But all was not lost in the art department as Canberra has bunches of sculptures just laying about. Mostly they're in the sculpture park but scattered around central Canberra are lots of other sculptures too.
Some Rodin.
This was a piece dedicated to the Lost Generation- the Aboriginal children that were taken from their families and relocated to orphanages or to live with white Australian families.
The back of the sculpture is covered in stories such as these.

Canberra: Australian War Memorial

Canberra is a city of museums. Good ones. Most of them free. Hands down, my favorite was the Australian War Memorial. It's a memorial and a museum, and one that you could literally spend all day walking around. They cover all conflicts in which Australia has been involved- to include the current conflicts. Of course, World War I was pivotal to Australia and Australian identity, and it warrants perhaps the greatest amount of displays. I could not take enough nor post enough pictures to give a good idea of just how phenomenal this memorial is- here's just a few.
This reflecting pool has an eternal flame at the far end.
This wall is just World War I casualties. It's a very long wall. World War II is on the other side of the reflecting pool. It seems to have just as many names.
Tomb of the Unknown Soldier. The wreath that is mostly cropped out was laid by President Obama; I was trailing him by about 15 minutes.
In the Tomb of the Unknown Soldier, there are stained glass windows on all four walls depicting servicemembers in various uniforms, and at the bottom of each figure is a quality that is revered.
Australia, apparently, reveres "coolness" in their troops. It made me laugh and didn't seem too out of character in this country.
I visited the war memorial on November 17th and, like I said, was only about 15 minutes behind the POTUS.
Elaborate/field rigged deception. Dripping water into the canteens would allow these rifles to fire long after the Australian soldiers had left their beachfront battle sites in Turkey.

My Second WWOOFing Gig: Tilba Tilba

(Another catch up post from earlier this month.)

I WWOOFed in Tilba Tilba (about 100 km SE of Canberra as the crow flies) from November 8th to the 15th. Just a week. Not long enough, I can tell you. The daily tasks were mostly grounds maintenance. The downside to the work were leaches, and the love of roses by my host, Tanmaya. I'd never seen so many varied types of thorns. But they saw me.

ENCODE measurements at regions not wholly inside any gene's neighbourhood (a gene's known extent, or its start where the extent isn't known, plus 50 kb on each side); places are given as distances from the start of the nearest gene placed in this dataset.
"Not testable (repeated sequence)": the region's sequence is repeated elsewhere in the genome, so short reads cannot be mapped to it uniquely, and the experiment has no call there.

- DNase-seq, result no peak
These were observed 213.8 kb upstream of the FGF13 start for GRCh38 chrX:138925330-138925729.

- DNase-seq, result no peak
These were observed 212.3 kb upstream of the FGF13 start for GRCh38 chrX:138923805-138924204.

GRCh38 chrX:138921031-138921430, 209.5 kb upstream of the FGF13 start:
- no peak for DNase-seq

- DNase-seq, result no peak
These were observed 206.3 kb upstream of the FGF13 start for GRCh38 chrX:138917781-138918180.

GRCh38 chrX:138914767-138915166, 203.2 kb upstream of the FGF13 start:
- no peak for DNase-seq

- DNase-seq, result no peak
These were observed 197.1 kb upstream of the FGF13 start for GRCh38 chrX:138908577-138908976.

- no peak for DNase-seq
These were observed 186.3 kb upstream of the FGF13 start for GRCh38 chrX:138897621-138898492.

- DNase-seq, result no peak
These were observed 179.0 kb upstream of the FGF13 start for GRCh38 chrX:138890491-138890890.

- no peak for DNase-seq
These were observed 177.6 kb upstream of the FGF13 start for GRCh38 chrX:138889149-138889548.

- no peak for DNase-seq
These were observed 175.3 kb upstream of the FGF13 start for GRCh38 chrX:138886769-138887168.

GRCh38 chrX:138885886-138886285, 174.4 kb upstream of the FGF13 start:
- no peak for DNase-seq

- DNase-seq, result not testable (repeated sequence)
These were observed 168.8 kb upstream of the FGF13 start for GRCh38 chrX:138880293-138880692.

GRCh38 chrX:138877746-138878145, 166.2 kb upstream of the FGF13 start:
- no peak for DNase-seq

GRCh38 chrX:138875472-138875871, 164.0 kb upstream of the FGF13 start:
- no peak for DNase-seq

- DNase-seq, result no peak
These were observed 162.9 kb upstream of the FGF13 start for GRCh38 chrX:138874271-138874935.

The landscape around the place was absolutely stunning as the pictures show. The pace of life around the house was ideal- work up till lunch, have time to eat and get cleaned up then either nap or lay in the sun or read or sit around the living room and talk about whatever comes to mind.

I really enjoyed my time in Tilba Tilba, and cannot thank Tanmaya and Roger enough. I only WWOOFed two spots in Australia but my experience leads to me wholeheartedly recommend it as a way to see and experience a place- getting to know people and seeing life in a different light.
Roger built the gate that leads to the house.
With all the plants around the house, this is about the clearest shot you can get of the house. 
I'm posting this picture because I simply adored the little shrub on the right- the one that looks grassy. In fact, it FELT grassy. Like grass on limbs.
View off the back porch. 
Tanny's love is roses but I was captivated by this beautiful little flower. 
Hi Roger! Hi Tanny!

Friday, November 25, 2011

One of the coolest houses I've ever experienced.

(Again, a catch-up post from my time in Tilba Tilba, NSW.)

On my last night at my second WWOOFing gig, me and the guys were invited to dinner at a friend's house. Aggie is an expat Welshman who has mostly called Australia home since the 70s I do believe. His home and property are the epitome of reduce/reuse/recycle. He's mostly self sufficient, providing almost all his own food, he's got elaborate solar energy systems, he's working on an electric car, he does all his own construction (with help when available) and is handy at carpentry, electrical work, plumbing, gardening, etc. I'm telling you, this property is the height of ingenuity. And dinner was damn good too. We had an Indian dish along with mulberries and ice cream for dessert.
The front of the house. The house is assembled from two caravans (campers) as well as other construction. 
The main living area. A caravan is to the left and immediately in front. The floor is made of eucalypt trees and concrete. As I quizzed Aggie about how he made it, he laughed and said he does not recommend it. He's done it 3 times. The wood shrinks. The concrete cracks.